All the above concepts have a place in studies of the life course. Contemporary inquiry extends across the life span and frequently draws upon the life records and life cycles of successive generations. The life course takes the form of a multidimensional and intergenerational concept: a dynamic life pattern of interlocking trajectories and transitions, such as work, marriage, and being parents. Within this context, misfortune and opportunities are intergenerational as well as personal life events. Failed marriages and work lives can lead adult offspring back to the parental household and alter the parents's life plans for their later years (Goldscheider and Goldscheider 1993). Conversely, parents' economic setbacks and marital dissolution may impede their children's transition to adulthood by postponing higher education and marriage. Each generation is bound to fateful decisions and events in the other's life course.


THE EMERGENCE OF LIFE-COURSE THEORY

When pioneering investigators followed children born before 1930 into their adult years, they encountered major limitations in conventional approaches to human development, including those associated with a child-based model. Three such limitations and their challenges, in particular, played a major role in the genesis of life course theory and appropriate methods (Elder 1998):

  1. To formulate concepts that apply to development and aging across the life span as a replacement for child-based, growth-oriented accounts.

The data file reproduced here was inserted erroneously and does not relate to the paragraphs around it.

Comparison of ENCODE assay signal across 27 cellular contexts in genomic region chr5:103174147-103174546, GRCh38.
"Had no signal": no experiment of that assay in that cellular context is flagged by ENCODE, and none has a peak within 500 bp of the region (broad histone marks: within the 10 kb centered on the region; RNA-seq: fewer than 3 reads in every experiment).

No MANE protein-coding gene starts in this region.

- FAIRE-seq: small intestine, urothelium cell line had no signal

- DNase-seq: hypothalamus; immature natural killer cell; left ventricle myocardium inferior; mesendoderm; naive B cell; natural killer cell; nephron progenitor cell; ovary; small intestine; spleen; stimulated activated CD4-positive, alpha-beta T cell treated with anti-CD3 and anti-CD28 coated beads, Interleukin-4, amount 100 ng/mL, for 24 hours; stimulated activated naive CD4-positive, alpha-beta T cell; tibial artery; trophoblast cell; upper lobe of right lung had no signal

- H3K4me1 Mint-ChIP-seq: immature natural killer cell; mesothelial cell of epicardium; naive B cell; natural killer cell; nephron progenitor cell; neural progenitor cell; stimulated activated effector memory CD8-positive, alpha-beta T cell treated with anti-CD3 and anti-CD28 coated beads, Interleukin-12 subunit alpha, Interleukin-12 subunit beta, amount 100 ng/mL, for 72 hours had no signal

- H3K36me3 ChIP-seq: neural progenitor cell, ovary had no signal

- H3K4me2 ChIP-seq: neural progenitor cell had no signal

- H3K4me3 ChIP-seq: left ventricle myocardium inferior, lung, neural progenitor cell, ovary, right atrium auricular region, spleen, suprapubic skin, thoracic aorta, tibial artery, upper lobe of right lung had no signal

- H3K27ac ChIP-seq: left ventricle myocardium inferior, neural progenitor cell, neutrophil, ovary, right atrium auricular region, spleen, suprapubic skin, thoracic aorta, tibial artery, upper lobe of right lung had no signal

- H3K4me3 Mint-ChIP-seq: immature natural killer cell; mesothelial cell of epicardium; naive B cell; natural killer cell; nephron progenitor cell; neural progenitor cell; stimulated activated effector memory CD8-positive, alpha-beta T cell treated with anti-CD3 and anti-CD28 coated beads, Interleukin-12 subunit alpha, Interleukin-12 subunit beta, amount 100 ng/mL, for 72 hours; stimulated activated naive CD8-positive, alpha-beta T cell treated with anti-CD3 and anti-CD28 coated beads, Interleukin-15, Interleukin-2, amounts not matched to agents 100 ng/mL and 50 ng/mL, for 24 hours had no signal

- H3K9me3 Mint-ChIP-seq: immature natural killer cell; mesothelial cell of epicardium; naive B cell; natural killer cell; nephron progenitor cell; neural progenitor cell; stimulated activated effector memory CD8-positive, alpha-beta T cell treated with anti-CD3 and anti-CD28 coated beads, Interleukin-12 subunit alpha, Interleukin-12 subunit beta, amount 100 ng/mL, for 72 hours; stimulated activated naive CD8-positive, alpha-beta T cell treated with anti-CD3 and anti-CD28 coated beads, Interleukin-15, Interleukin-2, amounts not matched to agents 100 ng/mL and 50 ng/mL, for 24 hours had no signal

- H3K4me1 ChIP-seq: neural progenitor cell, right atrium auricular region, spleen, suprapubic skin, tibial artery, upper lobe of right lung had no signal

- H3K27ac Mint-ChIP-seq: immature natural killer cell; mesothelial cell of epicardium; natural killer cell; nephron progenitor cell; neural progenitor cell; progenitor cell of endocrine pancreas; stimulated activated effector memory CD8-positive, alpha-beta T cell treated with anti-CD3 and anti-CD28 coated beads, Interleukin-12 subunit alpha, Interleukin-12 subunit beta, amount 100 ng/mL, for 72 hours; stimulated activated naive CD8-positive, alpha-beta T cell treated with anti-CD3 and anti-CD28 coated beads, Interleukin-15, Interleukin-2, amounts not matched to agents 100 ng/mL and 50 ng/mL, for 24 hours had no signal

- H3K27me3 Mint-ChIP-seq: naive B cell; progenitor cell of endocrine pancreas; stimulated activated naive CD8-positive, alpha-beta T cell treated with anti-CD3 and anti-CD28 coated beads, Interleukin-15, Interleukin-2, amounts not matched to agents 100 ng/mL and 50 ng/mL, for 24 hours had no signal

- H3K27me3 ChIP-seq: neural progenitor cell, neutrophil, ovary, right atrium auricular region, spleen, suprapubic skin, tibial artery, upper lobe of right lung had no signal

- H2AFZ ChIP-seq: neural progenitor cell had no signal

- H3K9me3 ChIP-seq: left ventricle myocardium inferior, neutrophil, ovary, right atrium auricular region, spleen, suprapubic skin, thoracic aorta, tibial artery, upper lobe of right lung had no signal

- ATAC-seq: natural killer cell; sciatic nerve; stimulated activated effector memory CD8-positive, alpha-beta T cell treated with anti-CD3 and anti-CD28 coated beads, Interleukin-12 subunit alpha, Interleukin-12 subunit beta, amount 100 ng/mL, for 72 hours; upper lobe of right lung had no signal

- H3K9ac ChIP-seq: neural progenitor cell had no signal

2. To conceptualize how human lives are socially organized and evolve over time.
  3. To relate lives to an ever-changing society, with emphasis on the linking processes and mechanisms and the developmental effects of changing circumstances.

Responses to the first challenge in the 1970s led to the formulation of more life-span concepts of development and aging (Baltes and Baltes, 1990; Baltes et al. 1998), especially with the field of lifespan developmental psychology. Life-span development is conceived as a life-long adaptational process. Some processes are discontinuous and innovative, while others are continuous and cumulative. Biological resources tend to decline over the life span, whereas cultural resources may increase, as in the growth of wisdom. Theorists stress the lifelong interaction of person and social context, the relative plasticity and agency of the aging organism, and the multidirectionality of life-span development (Lerner 1991). Psychologist Paul Baltes at the Berlin Max Planck Institute is a leading figure in the programmatic effort to study development and aging across the life span.

This emergence of life-span thinking on human development and aging occurred with little attention to a well-established "relationship" view of human lives. Dating back to the nineteenth century, social scientists have viewed the individual's life pattern in terms of multiple role sequences and their transitions (Cain 1964; Kertzer and Keith 1984). Changes in social roles, such as from dependency to marriage and parenthood, represent changes in social stage across the life cycle. Commitments to a line of action arise from obligations to significant others. Stable relationships ensure a measure of personal stability, just as entry into such relationships can stabilize a person's life and minimize involvement in unconventional and illegal activities (Robins 1966). A change in relationships may produce a turning point, a redirection of the life course.